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  • James Eichenlaub

Wisdom Makes You Wary - Life Makes You Learn

Updated: Apr 7


The Agudath Achim synagogue on 17th Street was at one time very special to me. Our old house sits across the Street from it, and besides providing me some insight into the Jewish community as a young teen (I am not Jewish, it also brought me my first job and my first heartbreak.


The first time I entered the synagogue, someone put a yarmulka on my head and handed me a small book before escorting me to a seat. I was 12 years old at that time.


Our family expressed little or no belief in a god, so this was the period in which my spirituality began to blossom, so I intended to visit all of the churches in my neighborhood to see why they were all so different. For example, a Greek Orthodox church sat on the corner directly across from the synagogue; further down the Street was a massive First Baptist Church, and scattered about but within walking distance were also the Methodist, Episcopalian, and Seventh-day Adventists, to name a few. I didn't get to them all...and why should I? I discovered that they were all saying the same things in different ways, and it was the Jews alone who had something different to offer, and I wanted to see what it was. Boy, was I in for a surprise!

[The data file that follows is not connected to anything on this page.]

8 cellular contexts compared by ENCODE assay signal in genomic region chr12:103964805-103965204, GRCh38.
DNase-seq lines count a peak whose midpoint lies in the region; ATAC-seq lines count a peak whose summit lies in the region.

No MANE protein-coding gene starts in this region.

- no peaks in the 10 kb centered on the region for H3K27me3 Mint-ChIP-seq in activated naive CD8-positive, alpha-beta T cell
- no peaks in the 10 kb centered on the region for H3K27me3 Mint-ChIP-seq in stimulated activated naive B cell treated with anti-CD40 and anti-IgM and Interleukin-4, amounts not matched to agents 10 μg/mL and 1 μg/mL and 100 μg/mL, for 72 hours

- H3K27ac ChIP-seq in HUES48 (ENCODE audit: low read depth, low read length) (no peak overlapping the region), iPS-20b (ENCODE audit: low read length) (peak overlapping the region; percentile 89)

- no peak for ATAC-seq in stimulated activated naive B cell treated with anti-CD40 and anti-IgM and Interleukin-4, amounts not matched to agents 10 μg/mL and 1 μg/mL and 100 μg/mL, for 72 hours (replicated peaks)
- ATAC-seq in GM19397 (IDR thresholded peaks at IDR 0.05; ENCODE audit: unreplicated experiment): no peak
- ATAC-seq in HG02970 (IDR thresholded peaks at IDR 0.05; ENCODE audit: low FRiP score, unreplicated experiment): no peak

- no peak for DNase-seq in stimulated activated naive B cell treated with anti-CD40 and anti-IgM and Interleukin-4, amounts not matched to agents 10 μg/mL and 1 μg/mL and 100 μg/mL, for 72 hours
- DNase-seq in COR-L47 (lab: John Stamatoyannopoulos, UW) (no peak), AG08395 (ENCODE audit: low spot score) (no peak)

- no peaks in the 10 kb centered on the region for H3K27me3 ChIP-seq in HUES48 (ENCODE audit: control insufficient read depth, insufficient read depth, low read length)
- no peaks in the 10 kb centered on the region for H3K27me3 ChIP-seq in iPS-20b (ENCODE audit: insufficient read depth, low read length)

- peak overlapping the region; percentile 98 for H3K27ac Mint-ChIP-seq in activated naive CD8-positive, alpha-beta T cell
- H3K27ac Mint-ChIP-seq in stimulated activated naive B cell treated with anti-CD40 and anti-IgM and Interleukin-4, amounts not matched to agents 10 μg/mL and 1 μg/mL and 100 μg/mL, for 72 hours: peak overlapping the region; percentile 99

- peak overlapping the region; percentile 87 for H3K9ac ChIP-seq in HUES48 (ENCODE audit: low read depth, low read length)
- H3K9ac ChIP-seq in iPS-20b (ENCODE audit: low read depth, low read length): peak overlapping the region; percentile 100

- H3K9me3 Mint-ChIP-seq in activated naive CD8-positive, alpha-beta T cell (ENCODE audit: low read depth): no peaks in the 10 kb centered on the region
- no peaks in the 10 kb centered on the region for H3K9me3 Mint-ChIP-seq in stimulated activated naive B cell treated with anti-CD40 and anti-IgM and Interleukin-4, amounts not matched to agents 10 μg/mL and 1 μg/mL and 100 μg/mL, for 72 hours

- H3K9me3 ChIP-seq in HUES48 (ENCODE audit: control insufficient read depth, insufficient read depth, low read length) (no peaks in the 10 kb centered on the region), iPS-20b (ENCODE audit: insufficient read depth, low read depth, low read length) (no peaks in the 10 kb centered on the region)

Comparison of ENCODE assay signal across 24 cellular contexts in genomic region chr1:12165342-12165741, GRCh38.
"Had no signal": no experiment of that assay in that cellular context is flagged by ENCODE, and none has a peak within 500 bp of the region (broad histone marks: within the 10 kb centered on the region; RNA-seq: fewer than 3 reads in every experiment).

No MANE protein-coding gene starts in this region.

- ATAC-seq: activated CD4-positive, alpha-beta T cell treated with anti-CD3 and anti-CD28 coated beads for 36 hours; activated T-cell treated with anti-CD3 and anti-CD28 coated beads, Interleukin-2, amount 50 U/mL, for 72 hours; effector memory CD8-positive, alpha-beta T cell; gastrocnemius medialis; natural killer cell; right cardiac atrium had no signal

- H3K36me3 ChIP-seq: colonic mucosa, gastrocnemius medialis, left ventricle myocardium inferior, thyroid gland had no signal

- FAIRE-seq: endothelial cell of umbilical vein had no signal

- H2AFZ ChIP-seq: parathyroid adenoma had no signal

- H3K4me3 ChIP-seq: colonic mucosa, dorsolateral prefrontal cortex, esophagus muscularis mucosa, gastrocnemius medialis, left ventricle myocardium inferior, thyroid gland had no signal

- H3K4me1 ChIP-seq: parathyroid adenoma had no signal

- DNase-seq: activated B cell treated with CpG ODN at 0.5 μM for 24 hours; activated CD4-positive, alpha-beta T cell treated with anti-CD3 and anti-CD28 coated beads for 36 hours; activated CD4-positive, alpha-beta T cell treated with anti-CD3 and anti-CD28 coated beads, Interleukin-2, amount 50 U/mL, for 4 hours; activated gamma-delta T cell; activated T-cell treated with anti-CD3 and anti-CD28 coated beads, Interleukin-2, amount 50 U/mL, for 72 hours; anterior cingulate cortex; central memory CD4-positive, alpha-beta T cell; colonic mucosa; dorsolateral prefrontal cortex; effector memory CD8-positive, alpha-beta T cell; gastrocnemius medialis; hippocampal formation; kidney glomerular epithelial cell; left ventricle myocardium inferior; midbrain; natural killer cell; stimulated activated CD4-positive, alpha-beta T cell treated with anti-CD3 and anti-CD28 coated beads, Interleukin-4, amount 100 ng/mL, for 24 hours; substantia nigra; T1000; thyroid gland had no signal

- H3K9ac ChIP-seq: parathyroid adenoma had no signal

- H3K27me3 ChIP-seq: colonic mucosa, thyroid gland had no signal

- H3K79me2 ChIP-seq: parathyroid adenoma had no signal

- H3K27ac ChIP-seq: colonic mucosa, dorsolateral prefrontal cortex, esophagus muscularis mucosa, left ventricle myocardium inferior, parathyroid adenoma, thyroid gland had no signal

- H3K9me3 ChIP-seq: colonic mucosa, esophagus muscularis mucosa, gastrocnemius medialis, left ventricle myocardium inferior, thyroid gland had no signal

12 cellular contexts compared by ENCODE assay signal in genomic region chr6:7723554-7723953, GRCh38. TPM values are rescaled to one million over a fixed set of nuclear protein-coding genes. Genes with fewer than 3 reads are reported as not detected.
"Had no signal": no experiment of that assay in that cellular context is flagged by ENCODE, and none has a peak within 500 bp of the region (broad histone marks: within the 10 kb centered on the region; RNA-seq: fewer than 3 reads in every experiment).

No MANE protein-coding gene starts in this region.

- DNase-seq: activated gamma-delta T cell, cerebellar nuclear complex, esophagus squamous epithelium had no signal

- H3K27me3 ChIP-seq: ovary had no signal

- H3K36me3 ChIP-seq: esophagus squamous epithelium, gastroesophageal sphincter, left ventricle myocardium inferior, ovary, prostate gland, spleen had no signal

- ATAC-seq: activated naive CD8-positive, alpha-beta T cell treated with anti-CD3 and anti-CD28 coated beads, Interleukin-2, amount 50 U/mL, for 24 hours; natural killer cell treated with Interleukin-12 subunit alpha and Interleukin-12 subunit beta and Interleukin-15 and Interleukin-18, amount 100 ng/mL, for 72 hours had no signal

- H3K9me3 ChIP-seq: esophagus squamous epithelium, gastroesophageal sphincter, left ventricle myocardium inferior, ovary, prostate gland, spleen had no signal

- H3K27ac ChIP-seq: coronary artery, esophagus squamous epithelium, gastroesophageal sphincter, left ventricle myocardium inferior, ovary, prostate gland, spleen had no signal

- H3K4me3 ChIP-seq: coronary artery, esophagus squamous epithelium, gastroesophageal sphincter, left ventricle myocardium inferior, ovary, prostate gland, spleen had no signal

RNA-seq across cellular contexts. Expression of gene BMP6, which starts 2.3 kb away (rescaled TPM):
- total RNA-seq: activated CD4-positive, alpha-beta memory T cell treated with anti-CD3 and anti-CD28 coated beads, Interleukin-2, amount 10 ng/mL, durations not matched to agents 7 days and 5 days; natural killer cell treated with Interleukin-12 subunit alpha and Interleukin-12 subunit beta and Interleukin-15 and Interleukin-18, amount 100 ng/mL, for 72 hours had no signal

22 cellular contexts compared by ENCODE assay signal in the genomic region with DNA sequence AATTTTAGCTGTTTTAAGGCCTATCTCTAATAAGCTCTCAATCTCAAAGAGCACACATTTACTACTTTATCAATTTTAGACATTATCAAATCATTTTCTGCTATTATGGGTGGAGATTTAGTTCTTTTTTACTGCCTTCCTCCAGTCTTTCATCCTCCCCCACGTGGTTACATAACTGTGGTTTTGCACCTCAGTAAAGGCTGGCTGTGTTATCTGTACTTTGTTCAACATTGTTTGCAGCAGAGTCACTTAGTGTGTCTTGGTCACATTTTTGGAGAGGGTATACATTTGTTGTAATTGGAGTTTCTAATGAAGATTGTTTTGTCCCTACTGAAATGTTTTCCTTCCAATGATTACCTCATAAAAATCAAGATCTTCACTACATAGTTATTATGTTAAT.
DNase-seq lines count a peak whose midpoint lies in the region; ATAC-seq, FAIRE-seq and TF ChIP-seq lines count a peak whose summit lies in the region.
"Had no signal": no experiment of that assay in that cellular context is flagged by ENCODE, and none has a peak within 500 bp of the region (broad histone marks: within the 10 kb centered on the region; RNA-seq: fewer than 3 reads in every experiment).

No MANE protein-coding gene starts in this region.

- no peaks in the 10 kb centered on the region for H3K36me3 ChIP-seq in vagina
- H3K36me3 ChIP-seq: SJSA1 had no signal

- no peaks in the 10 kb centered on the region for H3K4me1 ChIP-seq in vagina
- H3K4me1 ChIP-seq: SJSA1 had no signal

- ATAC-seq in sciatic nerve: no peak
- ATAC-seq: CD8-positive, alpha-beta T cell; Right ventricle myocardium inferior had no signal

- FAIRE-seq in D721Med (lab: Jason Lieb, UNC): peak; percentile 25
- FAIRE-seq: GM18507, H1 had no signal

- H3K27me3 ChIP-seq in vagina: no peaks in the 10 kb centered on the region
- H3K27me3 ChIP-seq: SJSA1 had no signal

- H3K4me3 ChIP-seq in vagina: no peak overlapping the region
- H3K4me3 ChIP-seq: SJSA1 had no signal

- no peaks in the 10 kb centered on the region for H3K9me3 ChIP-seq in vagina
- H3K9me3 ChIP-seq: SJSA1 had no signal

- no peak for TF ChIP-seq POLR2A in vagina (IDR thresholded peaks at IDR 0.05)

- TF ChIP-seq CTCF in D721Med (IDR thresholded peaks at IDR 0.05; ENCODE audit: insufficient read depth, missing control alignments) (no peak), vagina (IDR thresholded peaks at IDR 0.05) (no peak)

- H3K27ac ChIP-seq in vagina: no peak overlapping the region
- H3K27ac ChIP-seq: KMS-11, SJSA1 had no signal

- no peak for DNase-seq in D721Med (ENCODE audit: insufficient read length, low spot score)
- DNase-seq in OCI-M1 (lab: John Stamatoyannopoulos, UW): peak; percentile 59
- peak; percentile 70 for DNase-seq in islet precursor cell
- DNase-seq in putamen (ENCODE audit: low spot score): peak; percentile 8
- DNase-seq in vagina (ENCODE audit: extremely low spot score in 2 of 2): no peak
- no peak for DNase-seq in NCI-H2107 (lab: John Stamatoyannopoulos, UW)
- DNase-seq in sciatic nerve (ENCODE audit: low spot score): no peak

After the services ended, someone ushered me down a flight of stairs where, to my great amazement, was a bowling alley. If I recall correctly, there were six lanes, and they invited me to bowl duckpins with the other children. When the duckpin bowling finished, a man called me over and offered me a job setting up the bowling pins. There were no automatic pinsetters in the synagogue lanes, and the local goyim (gentile boys) were invited to work with the Jewish teens as "pin boys," i.e., to set up the pins for adult and youth leagues as well as activities like those I'd attended that day.